UK culture secretary Sajid Javid has pledged to take a “long hard look” at retransmission fees between broadcasters and pay TV operators in an effort to cut government red tape.
In his first major appearance as secretary of state for the department of culture, media and sport, Javid told attendees of the RTS conference in London that in the he would look at balance of payments between broadcasters and platforms in the “coming weeks.”
“In our Connectivity, Consumers and Content strategy paper we set out our ambition for ‘zero net fees,’ and a lot of progress has been made towards reaching that goal. But I still want to know whether the amount of regulation around these transactions is really necessary,” said Javid.
While acknowledging that it was a complex issue that would go hand-in-hand with a review of EPG prominence, the minister said he wanted to look at whether government regulation could be removed from “what should be a private matter between two private companies.”
Referring specifically to Section 73 of the Copyright, Design and Patents act, which allows cable companies to retransmit channels without paying fees, Javid said while this helped to stimulate growth of the cable TV industry in the 1980s, it may no longer be fit for purpose.
“Now we have a much bigger, much more mature industry – the question is, is it still required in that industry, and I think that’s a very reasonable question,” he said.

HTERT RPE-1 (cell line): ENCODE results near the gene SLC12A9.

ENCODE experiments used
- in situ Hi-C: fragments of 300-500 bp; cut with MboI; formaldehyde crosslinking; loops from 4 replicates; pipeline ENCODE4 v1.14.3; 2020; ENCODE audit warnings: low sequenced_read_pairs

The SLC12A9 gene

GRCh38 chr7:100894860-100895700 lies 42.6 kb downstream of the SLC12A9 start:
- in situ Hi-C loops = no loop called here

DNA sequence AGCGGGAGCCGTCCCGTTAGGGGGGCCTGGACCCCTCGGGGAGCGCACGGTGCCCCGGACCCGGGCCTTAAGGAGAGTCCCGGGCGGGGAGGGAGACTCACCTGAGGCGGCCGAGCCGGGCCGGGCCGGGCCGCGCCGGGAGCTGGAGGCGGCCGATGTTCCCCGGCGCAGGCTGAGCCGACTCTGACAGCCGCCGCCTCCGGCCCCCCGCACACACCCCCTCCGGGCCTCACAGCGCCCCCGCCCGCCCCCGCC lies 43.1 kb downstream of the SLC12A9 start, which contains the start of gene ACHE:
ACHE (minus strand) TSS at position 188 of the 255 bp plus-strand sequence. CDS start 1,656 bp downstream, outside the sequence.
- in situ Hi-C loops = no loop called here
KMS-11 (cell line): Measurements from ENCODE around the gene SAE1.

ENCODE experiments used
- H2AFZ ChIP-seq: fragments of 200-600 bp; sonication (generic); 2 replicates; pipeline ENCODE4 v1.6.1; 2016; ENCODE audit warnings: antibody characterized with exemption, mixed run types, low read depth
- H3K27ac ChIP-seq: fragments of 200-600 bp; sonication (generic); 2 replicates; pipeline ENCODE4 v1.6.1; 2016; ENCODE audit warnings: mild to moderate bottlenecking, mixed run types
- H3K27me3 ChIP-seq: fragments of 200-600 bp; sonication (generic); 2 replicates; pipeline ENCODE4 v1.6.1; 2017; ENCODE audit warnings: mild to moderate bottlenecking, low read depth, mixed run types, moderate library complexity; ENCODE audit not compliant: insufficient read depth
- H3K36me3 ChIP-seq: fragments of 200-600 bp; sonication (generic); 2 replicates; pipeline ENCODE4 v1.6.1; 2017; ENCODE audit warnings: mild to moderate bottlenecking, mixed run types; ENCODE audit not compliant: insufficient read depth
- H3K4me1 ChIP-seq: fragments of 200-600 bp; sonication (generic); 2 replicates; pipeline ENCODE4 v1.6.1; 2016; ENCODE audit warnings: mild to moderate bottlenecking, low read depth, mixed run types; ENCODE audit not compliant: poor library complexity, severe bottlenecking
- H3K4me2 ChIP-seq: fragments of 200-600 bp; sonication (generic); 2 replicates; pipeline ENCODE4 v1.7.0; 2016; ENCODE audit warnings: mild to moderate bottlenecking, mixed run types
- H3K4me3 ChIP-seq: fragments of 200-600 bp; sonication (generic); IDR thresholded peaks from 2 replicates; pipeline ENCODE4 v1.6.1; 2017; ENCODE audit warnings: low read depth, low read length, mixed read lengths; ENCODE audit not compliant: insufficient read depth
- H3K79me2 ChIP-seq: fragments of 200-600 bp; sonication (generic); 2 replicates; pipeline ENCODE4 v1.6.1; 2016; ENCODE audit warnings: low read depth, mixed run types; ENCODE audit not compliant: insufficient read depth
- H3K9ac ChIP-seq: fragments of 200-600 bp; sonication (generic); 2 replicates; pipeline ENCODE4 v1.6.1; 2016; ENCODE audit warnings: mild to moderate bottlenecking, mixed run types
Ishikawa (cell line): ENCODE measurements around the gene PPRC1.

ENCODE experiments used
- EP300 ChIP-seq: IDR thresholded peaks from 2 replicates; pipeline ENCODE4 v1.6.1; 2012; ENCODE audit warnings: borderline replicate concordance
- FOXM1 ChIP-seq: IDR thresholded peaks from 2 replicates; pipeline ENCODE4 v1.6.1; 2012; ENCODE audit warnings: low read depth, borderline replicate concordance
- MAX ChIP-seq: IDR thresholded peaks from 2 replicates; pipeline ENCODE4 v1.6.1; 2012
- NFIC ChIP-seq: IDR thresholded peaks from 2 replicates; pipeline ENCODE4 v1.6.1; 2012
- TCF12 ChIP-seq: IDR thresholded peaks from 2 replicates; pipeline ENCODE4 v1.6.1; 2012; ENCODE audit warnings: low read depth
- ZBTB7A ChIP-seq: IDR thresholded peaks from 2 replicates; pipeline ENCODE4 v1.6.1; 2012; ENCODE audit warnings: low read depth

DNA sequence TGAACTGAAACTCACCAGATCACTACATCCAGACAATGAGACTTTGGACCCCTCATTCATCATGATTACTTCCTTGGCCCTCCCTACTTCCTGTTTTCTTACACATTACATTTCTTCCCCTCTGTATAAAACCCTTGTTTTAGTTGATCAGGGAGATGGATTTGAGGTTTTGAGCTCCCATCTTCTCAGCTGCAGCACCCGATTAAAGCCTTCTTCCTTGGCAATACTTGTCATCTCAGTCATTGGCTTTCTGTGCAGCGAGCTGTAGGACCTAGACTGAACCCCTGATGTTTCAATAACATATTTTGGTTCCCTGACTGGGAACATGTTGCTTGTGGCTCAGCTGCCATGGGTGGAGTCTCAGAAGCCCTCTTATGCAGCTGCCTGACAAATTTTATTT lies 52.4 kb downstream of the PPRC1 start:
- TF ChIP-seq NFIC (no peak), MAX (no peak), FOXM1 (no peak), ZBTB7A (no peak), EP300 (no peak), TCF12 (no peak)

“I have a very clear view of what power politicians should have over the media: as little as possible. Politicians and government have no business controlling television. What we do have is a role to play in making the industry work for viewers,” said Javid, warning that government red tape should not get in the way of market developments.
The comments came in the same week that UK public broadcaster ITV called for major pay TV platforms to pay UK PSBs “fairly for the transmission of their channels, ending what is effectively a multi-million pound subsidy to Sky and Virgin.”
ITV CEO Adam Crozier said: “Introducing retransmission fees would have clear benefits to the UK creative industries and the wider economy – as well as to viewers right across the UK – by enabling PSBs to continue to invest in the original programming people love to watch.”
ITV also pointed out that in the US last year, free-to-air broadcasters received approximately US$3.3billion in retransmission payments accounting for nearly 15% of total broadcast television revenue. This is projected to rise to 25% by 2019.
Speaking at the RTS event yesterday, BSkyB CEO Jeremy Darroch said he was “broadly supportive of deregulation.”
“I think it’s really encouraging that the secretary of state recognises that this is a complex issue and is a connected issue. I think for deregulation to work it needs to work both ways and look at the entirety of the problem,” said Darroch.
However, he added: “I think it’s untenable for the commercial PSBs to look across the pond and say I’m just going to cherry-pick bits and pieces from an entirely different system.”
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